The world of Dungeons and Dragons inside lockdown – The Blue Banner

Brandon Ayoungchee

Arts & Features Writer

Photo by Katie Bloomer
Timothy Stone organizes and runs D&D games through Zoom, but also enjoys playing personal games with close friends on the weekends.

Timothy Stone, a 21-year-old dungeon master who organizes and runs Dungeons and Dragons games, is preparing to roll the dice for his friends on the weekends.

An avid dungeon master, Stone started out as a player before starting his college days. He said that as someone who was interested in video games, it was easy for others to include him in the imaginary board game.

“D&D is the kind of game you’re invited to. I was obviously intrigued by the idea of ​​tabletop RPGs because I played video games. I was invited to play in college. I’ve been to two sessions or so with people who are far more sophisticated with the game than I am. I had a really good time, but I wasn’t in college in a long time to continue, ”said Stone.

Stone watched a podcast called Critical Role, a live streaming D&D game full of celebrities. By watching games, he could better understand the role of dungeon mastering.

“It’s voiced by Matt Mercer who is a really cool voice actor. He’s doing a really good show. I’ve seen games, I’ve played games, and now I’ve started running games. I hope to start with a group of people this weekend, ”said Stone.

Despite the complications of the pandemic, Stone said Dungeons and Dragons are made to be played in person. Because he knows his friends and only gets out with a small group of them, he can be confident that they will be safe with social distancing protocols.

“I know these people; they are my friends. And the other reason I feel very comfortable is because these are the people I spend most of my time with in my own house. It’s not like a group of strangers from the local game store getting together to play a session. They are people I have known for a long time, ”said the dungeon master.

He said playing in person was way better than playing on Zoom, but he realized that playing online was an absolute priority during the early stages of the pandemic.

“So I isolated along with everyone else at the beginning of COVID. There was a group of other people and I didn’t want to risk myself and put myself in their environment. So we set up a Zoom call and I think there were two other people who did that online. There were three people who did it personally. It was difficult with the internet and the schedule times. Communication was certainly a difficult aspect as there were different voice chats everywhere and they had to be managed, ”said Stone.

Stone said he disagreed that it was easier to find games online than in person, but he could see that as a valid reason for people to play them.

“The format in which D&D can be played is difficult. It’s not user friendly. You do a lot of research and the skill curve of joining a game is tough. I believe the best experience you can have is personal. With online you are practically playing with strangers and again there is the difficulty of having multiple audio chats open which makes it difficult to coordinate and control a game together, ”he said.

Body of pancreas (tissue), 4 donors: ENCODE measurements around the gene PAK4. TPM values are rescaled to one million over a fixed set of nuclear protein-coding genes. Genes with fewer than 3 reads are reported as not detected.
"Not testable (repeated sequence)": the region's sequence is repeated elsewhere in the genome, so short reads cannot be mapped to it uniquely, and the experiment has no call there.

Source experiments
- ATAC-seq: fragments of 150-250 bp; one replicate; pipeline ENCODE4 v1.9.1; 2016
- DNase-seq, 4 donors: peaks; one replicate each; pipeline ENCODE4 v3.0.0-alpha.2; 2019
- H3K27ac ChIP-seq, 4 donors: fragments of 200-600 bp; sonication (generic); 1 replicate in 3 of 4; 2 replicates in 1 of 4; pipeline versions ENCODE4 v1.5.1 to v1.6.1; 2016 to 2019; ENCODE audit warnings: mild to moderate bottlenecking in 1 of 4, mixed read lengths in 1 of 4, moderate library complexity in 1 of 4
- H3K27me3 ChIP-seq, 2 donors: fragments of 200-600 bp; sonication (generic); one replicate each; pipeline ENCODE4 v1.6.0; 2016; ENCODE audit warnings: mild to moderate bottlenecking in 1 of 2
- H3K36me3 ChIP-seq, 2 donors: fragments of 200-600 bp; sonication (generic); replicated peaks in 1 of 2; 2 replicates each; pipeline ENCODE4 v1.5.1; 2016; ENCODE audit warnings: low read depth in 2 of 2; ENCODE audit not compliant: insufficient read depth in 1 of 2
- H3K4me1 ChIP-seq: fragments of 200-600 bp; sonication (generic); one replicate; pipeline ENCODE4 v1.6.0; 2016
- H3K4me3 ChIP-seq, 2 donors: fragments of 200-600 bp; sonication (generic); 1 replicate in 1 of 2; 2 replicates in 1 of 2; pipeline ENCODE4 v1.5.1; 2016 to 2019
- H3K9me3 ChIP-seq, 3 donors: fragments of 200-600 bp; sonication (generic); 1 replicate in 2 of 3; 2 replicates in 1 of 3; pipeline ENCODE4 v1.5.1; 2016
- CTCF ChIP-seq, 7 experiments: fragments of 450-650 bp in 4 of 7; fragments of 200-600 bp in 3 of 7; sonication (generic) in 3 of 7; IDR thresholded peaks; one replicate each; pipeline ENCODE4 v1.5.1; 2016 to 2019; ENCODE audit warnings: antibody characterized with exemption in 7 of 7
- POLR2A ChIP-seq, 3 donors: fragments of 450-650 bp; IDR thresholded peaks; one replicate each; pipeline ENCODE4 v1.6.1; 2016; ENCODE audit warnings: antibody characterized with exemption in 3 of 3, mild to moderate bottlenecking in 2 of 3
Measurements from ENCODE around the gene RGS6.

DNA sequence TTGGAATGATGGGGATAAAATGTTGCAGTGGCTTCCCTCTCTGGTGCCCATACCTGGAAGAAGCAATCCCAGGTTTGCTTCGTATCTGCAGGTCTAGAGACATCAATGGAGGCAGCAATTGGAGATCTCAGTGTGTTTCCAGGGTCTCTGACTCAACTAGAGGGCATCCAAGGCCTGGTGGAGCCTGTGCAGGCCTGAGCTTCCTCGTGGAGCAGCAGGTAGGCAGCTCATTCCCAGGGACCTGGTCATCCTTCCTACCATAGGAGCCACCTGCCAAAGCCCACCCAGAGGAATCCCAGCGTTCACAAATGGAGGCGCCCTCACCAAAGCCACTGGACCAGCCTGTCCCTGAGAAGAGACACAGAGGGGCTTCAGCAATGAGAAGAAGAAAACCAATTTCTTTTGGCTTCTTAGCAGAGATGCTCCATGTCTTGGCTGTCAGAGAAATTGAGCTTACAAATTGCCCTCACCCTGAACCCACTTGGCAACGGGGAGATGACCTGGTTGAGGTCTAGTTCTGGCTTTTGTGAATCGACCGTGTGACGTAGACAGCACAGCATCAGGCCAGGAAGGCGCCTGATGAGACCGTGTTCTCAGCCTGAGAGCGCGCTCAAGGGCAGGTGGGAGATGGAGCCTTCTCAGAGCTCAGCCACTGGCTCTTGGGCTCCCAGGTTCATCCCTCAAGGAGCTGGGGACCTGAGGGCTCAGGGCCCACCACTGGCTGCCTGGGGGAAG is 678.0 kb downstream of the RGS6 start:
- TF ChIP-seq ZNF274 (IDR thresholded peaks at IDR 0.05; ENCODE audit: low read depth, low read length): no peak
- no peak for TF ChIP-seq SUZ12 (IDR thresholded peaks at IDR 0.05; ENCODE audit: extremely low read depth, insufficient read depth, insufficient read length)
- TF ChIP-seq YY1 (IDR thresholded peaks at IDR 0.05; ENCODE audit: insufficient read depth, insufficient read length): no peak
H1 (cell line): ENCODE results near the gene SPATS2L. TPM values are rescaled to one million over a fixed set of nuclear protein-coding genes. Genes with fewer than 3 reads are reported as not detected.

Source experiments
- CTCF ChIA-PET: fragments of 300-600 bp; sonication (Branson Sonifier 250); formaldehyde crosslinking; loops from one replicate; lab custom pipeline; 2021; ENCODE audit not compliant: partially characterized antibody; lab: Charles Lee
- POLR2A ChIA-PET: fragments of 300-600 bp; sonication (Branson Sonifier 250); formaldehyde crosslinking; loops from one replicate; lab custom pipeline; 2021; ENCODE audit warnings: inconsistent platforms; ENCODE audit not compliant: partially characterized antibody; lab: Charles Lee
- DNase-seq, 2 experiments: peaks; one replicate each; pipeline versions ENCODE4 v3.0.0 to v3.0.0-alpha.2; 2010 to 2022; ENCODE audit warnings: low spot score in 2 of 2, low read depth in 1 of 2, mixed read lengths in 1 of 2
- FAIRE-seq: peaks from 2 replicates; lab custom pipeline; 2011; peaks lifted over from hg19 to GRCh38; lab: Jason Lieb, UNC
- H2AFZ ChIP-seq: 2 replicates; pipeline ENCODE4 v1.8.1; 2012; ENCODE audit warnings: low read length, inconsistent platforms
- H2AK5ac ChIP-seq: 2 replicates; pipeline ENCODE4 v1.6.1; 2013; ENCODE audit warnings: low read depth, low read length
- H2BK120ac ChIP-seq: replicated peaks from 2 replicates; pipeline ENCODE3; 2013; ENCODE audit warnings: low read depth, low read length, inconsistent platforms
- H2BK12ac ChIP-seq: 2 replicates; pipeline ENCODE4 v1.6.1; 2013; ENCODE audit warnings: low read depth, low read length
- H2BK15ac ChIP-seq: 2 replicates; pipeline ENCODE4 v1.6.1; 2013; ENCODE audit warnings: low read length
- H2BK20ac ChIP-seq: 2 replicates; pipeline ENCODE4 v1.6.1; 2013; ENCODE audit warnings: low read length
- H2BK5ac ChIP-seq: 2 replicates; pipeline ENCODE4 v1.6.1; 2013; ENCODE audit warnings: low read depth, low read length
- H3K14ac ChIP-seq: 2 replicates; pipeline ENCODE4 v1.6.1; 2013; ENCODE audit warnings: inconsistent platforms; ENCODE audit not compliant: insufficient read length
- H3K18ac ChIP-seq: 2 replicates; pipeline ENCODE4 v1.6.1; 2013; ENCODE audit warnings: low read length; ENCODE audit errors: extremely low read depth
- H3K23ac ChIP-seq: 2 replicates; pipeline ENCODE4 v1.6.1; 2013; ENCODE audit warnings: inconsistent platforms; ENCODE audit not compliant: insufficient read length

Unc Asheville’s 23-year-old business management major Justin Greenbaum said Stone would be his second dungeon master. He compared the experience of playing with a friend to a stranger much better than his first attempt at D&D.

“I play under a game master who was a good game master, but he just wasn’t a good person. As good as he was as a storyteller, he just wasn’t a good person to keep playing, ”said Greenbaum.

He said there were a lot of funny stories he won from his first game.

“It was like teaching a child to read, but you should expect that child to read already. It should come as expected, you would already know how to do it. I’ve also played with people who just didn’t understand the game. There was this one person who kept asking crazy questions. It was hard to explain, but it was like he had never played a video game before. He asked if he could sit on a rock. We asked why. He said he just wanted to sit on the rock, ”he laughed.

As confusing as the experience was, Greenbaum chose not to return to this group. He received other game offers, but turned them down. It wasn’t until Stone invited him to his budding game that he accepted joining another group.

“My friend said we should play a D&D game. I said it was a terrible idea because I know the people he would bring. I told him this would cause the same problems that I had in my first game. So we found new people to play with and that was good enough for me, ”said Greenbaum.

Olivier Clarke, a 21-year-old game master, played exclusively online games even before the pandemic. He said his first steps into dungeon mastering came from no one else who joined the role.

“My dungeon mastering story is pretty mundane. People I knew as a kid didn’t want to be a dungeon master, so I stepped on the plate. I’ve always enjoyed storytelling, and the interface between writing and doing that dungeon mastering brings has not been daunting for me. From then on it just went on. It had developed its own dynamic, ”he said.

He practices the so-called post role-playing game, which is SMS posts as opposed to the personal vocal role-playing game.

“Online text-based role play is a conveyed experience. Certainly a practical one, with lots of additional details and a simple repetition as a record. Yet it is lifeless and stilted compared to the best kind of personal role-playing that has the same miraculous immediate presence found in sports games, the theater, and the work of good storytellers. The GM is ideally a glorified type of traffic director responsible for facilitating, improving, and only occasionally retouching a shared story told by the players, “said Clarke.